The town of Tornillo derives its name from the Spanish word for screw-bean bush, a hardy firewood once prevalent in the area. Efforts to establish this site as a major agricultural center began when the United States Reclamation Service announced plans to build dam and reservoir projects on the Rio Grande. The Tornillo Townsite Company, founded by an El Paso investment firm, mapped the townsite in 1909, and the Tornillo Post Office was established the same year.
After the Elephant Butte project north of El Paso was completed, agricultural speculation in the area increased. In about 1917, three leading agriculturists, J.B. Dale, Will T. Owen, and Louis J. Ivey, planted 600 acres of cotton in Tornillo. They harvested a successful crop and built the town's first cotton gin. Other farmers and businessmen, attracted by their success, settled here and by the late 1920s, Tornillo boasted several corporations, packing plants, and a cattle feeding operation, as well as several stores and a modern school system.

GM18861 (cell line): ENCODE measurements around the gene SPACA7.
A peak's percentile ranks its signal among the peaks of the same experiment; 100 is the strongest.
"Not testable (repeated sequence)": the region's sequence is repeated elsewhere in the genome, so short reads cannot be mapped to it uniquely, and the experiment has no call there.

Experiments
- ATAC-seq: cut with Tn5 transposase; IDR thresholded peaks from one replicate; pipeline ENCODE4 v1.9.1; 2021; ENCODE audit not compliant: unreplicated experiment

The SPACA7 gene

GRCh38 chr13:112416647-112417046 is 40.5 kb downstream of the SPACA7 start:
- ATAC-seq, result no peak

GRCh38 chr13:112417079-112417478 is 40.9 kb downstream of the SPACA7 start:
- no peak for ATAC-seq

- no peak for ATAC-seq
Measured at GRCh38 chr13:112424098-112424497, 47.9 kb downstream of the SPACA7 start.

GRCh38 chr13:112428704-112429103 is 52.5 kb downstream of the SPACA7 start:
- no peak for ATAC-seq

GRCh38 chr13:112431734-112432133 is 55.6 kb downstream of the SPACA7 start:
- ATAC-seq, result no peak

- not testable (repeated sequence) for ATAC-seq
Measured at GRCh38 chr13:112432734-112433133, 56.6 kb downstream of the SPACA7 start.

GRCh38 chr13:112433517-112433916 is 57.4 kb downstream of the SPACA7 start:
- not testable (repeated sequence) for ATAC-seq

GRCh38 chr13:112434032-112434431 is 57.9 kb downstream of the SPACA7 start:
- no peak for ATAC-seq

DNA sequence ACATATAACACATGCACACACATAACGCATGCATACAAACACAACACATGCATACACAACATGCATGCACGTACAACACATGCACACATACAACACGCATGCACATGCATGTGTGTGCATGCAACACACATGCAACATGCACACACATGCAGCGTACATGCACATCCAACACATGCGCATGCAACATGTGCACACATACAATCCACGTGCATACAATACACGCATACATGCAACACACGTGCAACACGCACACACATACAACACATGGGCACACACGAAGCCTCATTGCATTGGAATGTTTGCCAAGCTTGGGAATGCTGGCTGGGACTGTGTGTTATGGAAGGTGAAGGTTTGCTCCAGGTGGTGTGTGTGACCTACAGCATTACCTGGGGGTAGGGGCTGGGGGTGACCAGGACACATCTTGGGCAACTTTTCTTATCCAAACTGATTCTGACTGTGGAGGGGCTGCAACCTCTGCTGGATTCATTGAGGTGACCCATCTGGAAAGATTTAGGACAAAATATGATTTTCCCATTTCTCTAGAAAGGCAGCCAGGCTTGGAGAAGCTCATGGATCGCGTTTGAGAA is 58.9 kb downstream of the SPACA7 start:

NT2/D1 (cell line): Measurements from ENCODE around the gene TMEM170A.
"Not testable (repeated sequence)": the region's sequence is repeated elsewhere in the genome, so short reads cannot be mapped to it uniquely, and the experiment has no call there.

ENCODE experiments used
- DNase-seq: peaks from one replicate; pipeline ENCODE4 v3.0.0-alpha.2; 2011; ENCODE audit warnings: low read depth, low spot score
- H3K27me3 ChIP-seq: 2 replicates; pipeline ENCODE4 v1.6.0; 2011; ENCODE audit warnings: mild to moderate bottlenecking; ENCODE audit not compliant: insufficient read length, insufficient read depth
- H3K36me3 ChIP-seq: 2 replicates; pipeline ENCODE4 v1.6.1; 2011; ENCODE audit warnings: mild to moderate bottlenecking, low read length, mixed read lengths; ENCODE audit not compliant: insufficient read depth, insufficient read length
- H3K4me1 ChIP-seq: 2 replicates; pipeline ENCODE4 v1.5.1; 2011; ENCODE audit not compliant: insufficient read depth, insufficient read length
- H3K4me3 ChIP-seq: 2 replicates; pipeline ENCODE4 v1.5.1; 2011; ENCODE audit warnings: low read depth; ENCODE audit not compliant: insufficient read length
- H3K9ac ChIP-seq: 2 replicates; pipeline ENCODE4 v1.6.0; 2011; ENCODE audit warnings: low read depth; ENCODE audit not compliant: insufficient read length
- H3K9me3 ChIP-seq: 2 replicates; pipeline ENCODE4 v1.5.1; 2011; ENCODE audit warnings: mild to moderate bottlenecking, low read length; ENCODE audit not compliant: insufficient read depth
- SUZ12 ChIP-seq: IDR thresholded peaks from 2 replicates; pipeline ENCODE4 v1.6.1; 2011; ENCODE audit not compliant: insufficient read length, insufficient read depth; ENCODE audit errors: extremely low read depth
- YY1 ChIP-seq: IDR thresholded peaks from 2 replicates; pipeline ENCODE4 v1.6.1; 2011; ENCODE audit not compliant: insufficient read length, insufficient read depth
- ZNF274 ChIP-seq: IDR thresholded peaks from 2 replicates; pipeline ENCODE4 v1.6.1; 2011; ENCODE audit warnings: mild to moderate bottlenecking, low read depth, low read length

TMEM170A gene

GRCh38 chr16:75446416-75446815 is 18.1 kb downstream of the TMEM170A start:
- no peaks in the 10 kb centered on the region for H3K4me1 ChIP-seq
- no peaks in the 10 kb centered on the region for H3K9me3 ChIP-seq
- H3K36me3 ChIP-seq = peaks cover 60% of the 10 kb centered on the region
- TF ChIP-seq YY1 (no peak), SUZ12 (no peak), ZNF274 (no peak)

The town's economy suffered in the Great Depression of the 1930s and never fully revived. Urban growth in nearby El Paso contributed to the decline of the settlement. Tornillo stands today as a symbol of early commercial development in El Paso County.